Often there is more than one version of a folk tale or a fairy tale. Let’s have a look at Little Red Riding-Hood, for instance. In the version found in Andrew Lang’s Blue Fairy Book, bottom row up there, third from the right, the final sentence of the story, coming directly on the heels of Red’s list of questions concerning the large size of Grandmamma’s various body parts, goes like this:
‘And, saying these words, this wicked wolf fell upon Little Red Riding-Hood, and ate her all up.’
The end. It’s over. Wolf wins.
However, in my Arthur Rackham illustrated volume of Grimm’s Fairy Tales, blue book in the top row there next to the painting of the lavender witch’s cottage, the Red Riding Hood story sentence corresponding to the Andrew Lang one says:
‘Hardly had the wolf said this, than he made a spring out of bed and devoured poor little Red Riding Hood.’
No big difference. Right? But wait a minute. That is not the last sentence in my Rackham Grimm. Not by the hair on your chinny chin chin. Here comes the huntsman strolling by. There goes the huntsman slicing open the wolf and freeing Red and her grandmother. Now come the final sentences:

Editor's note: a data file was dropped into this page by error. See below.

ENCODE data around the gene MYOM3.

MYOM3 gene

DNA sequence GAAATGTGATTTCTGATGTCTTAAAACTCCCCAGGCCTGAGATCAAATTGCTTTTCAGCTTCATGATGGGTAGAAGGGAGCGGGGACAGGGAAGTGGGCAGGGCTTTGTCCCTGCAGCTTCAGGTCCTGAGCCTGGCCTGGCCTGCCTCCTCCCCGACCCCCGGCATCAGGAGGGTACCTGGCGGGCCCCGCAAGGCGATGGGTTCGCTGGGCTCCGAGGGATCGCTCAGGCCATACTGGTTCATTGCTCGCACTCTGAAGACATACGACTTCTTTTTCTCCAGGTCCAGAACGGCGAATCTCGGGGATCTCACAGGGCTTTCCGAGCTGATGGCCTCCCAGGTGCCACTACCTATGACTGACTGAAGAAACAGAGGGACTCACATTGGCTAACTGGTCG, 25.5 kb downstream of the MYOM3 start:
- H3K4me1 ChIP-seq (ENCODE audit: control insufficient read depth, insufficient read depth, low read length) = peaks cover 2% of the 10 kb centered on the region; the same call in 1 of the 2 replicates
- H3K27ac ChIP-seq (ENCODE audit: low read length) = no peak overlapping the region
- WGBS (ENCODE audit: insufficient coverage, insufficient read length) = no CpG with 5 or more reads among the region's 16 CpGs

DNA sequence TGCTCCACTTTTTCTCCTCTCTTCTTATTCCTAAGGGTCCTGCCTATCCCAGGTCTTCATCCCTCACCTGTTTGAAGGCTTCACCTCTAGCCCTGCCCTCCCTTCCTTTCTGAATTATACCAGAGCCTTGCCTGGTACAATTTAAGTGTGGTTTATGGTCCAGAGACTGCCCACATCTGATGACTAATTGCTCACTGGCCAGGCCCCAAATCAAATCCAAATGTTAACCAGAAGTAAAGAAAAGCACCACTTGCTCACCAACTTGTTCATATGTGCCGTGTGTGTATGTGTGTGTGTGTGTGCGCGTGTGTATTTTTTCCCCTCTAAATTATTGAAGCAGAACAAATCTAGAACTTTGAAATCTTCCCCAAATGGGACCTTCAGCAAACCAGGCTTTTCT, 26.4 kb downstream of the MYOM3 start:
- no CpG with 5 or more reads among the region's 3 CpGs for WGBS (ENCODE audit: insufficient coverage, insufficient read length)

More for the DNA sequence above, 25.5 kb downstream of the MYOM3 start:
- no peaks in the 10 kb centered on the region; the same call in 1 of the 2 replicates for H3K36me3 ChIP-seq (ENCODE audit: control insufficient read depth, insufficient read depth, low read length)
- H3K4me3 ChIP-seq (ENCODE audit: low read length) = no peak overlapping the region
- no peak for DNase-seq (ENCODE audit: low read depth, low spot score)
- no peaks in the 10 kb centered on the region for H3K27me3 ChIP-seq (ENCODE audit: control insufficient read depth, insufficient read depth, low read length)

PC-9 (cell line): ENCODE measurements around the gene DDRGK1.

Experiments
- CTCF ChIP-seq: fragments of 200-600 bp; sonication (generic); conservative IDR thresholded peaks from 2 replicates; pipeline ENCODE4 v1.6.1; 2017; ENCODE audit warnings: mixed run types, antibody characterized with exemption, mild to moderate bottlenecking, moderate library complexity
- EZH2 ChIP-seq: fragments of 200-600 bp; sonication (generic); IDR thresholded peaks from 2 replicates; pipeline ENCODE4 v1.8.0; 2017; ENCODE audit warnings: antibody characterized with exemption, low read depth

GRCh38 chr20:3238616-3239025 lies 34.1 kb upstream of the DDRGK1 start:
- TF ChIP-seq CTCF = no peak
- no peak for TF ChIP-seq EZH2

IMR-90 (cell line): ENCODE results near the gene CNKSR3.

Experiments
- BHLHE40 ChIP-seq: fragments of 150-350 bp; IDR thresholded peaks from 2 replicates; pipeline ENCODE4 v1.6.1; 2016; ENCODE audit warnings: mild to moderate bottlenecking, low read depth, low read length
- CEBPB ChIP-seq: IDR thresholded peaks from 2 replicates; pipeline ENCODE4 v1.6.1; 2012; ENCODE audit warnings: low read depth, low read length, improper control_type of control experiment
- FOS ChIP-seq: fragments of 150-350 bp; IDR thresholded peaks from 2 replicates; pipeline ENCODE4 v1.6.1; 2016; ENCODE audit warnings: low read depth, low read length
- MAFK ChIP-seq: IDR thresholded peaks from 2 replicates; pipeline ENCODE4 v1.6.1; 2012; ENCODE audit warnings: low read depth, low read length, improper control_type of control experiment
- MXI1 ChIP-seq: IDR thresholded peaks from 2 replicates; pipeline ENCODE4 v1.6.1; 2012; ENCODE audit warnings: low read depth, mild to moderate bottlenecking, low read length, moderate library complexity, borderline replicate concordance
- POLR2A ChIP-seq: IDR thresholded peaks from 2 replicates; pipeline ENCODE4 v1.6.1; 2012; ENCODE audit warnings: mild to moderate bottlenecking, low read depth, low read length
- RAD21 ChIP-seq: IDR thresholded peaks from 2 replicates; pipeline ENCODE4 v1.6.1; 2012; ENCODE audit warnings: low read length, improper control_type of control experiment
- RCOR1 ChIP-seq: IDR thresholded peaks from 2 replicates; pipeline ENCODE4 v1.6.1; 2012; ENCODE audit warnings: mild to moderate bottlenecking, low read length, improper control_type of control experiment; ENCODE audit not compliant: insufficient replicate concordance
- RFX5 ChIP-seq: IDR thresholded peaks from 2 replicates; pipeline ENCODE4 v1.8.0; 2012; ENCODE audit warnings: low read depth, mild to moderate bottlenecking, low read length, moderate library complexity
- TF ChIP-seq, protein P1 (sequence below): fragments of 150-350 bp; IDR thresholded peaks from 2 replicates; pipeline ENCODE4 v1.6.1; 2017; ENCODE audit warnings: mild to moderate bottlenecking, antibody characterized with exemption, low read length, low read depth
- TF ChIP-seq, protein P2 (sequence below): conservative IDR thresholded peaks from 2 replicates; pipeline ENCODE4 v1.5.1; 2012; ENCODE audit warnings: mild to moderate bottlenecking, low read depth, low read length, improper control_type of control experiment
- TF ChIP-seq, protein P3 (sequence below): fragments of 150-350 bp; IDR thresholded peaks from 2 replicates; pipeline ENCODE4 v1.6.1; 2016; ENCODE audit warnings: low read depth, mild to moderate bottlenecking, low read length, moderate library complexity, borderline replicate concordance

‘They were all quite happy now. The huntsman skinned the wolf, and took the skin home. The grandmother ate the cake and drank the wine which Red Riding Hood had brought, and she soon felt quite strong. Red Riding Hood thought: ‘I’ll never again wander off into the forest as long as I live, if my mother forbids it.’
Two versions. Two different outcomes. Wolf wins. Wolf loses. I guess which one is told depends on the mood of the storyteller and how the child/children attached to the listening ears had behaved that day.